Music still a surprise for punk rock pioneer Ed Kuepper

Music still a surprise for punk rock pioneer Ed Kuepper

“We were as much on the outer internationally as we were in Australia,” says Ed Kuepper of his famous band, The Saints.

Ed Kuepper is far too modest for his own good.

The legendary Australian musician and punk rock pioneer is at home in Brisbane when I call him to chat about his return to live performance on his upcoming tour with Jim White from the Dirty Three.

The cyclone rock ‘n roll his band the Saints unleashed upon the world back in 1976 when they released their single “(I’m) Stranded” hit with the force of a Byron Pickett shirtfront.

The single, and the album of the same name that followed, shifted rock off its axis. It was punk before The Sex Pistols had unleashed their filth and fury on Bill Grundy’s TV show in the UK, igniting an era of anarchy and an army of cartoon copycats.

The Saints, along with the Ramones, were first. Everyone else was playing catch up.

Ed though, is not too fussed. He’s just glad he made a bunch of records of which he can still be proud.

“I don’t know about all that stuff (being punk’s originators) but I’m really proud of those records. They stand really stand on their own feet,” Kuepper tells Footyology.

“As far as being part of the worldwide (punk) movement or something, I don’t know how much see them as being part of that. I think that kind of standalone even within the context of punk rock. It wasn’t as though we really felt part of that.

It wasn’t really an influence on us and I don’t know how much we influenced it. We were as much on the outer internationally as we were in Australia.”

The Saints were part of vanguard of bands in Brisbane (along with the Go-Betweens) that were spawned amidst the oppressive reign of the Joh Bjelke Petersen regime. It was the age of the white shoe brigade, corrupt cops and property developers, bent politicians and brown paper bags full of dirty cash.

A great place to get the hell away from.

“It was exciting. We were on the outer bounds of what was acceptable. We knew it. It was really necessary to move out of Brisbane in those days, we wouldn’t have lasted as long as we did if we had stayed,” Kuepper says.

Being the eternal outsider has been Kuepper’s modus operandi his entire career, from the early heady days with The Saints, the genre-defying remit with the Laughing Clowns, the recharged rock of The Aints, and on through his solo career.

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White is riding shotgun with Ed on this tour as they run through 45 years of the Kuepper back catalogue. Just a man, his guitar and piano, and his sidekick on the drum kit.

It’s sure to be different.

Kuepper had always admired Jim White’s work, so he did the obvious thing. He picked up the phone and put in a call.

“I heard that he was in Australia,” Kuepper says, “and so I got in touch. I’d been meaning to contact him prior to this, but we had both always been touring, so now just seemed like the right time.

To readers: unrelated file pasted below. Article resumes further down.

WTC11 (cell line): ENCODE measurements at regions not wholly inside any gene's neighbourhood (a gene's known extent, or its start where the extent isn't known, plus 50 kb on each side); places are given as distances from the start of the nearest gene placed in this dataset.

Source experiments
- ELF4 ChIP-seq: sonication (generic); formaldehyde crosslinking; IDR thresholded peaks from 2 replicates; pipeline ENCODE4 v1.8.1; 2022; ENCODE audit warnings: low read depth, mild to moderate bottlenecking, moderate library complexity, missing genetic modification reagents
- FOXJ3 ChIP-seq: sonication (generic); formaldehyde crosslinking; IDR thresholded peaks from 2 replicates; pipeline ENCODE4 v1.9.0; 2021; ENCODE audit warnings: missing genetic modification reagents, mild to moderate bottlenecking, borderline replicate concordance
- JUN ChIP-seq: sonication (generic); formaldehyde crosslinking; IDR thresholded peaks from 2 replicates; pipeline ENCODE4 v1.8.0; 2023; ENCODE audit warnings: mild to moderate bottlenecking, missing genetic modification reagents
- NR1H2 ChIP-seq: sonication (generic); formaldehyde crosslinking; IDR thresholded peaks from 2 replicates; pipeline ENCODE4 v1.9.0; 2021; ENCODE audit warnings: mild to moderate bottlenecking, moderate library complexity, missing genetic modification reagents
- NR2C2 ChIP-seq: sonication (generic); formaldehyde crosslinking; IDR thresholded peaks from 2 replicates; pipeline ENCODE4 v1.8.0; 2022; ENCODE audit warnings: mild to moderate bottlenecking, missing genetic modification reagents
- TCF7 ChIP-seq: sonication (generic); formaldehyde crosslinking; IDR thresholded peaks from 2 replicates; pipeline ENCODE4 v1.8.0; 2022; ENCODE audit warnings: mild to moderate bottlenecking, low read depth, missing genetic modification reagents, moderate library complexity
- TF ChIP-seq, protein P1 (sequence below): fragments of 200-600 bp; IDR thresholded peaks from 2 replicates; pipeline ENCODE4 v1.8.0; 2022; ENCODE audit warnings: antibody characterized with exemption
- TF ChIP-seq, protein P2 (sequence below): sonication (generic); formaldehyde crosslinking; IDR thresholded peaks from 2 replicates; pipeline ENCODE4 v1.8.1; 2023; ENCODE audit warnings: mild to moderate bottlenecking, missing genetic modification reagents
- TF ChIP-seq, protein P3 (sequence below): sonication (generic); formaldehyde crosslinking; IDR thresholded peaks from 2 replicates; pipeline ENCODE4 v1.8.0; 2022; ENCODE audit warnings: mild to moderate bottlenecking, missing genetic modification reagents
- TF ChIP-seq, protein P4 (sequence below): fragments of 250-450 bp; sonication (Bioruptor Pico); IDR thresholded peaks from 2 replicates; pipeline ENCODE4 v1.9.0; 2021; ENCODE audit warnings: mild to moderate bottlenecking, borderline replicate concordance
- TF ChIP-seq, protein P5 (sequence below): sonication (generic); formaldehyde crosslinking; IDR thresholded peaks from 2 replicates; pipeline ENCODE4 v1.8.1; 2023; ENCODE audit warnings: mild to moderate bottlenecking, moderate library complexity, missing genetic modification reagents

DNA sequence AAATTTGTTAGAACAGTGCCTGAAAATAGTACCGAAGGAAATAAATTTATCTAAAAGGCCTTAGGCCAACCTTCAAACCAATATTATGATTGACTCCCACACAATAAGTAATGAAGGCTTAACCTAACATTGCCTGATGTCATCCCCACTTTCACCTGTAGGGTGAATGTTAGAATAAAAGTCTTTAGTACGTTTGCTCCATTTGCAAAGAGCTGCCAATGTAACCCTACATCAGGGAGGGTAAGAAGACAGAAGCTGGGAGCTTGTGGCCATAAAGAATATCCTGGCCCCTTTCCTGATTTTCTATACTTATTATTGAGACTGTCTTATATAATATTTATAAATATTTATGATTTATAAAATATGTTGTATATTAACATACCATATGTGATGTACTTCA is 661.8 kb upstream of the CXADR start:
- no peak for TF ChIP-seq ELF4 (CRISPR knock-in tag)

“Every time I’ve seen Jim play, and I’ve seen him play a few times, he struck me as someone who, musically, I could relate to very easily. He and I have a similar approach where we’re able to just follow where the song takes us. It’s not something every musician does.”

Ed Kuepper (left) and Jim White from the DIrty Three are about to hit the road on tour together.

Kuepper has never been afraid to push the boundaries. His post-Saints outfit, the Laughing Clowns, were fearless in their ability to blend the essence of punk rock energy with elements of the avant garde and jazz.

In a few short years, Kuepper had travelled at light speed from the buzzsaw power punch of punk to the outer edges of the new wave. As he reappraises the Laughing Clowns records in preparation for this tour, he’s even surprised himself.

“The funny thing is with The Laughing Clowns, I know we had a reputation as being the sort of freewheeling outfit,” he says.

The truth is that those songs were really tightly-arranged, they may have had sort of a section within that which was sort of open to improvisation, but if you go back through live recordings, I was astounded at how similar the performances were from night to night.”

It’s set to be a busy time for Ed. Coinciding with the tour will be a series of reissues of older recordings, including a live album from the Aints, a pair of albums from the Laughing Clowns (“Golden Days” and “When Giants Walked the Earth”) and an Ed Kuepper Singles set covering his output from 1986 through to 1996.

Putting together the singles collection has been a particular joy for the mercurial songwriter.

“The singles collection has been a bit of an eye-opener for me. I’d never actually listened to them all in order. It was actually a pleasant surprise. It actually seems quite cohesive given the time frame over which they were recorded. I was surprised by that.”

Still living a life of surprises. For Ed Kuepper, there is sure to be more to come.

Ed Kuepper tour dates HERE.

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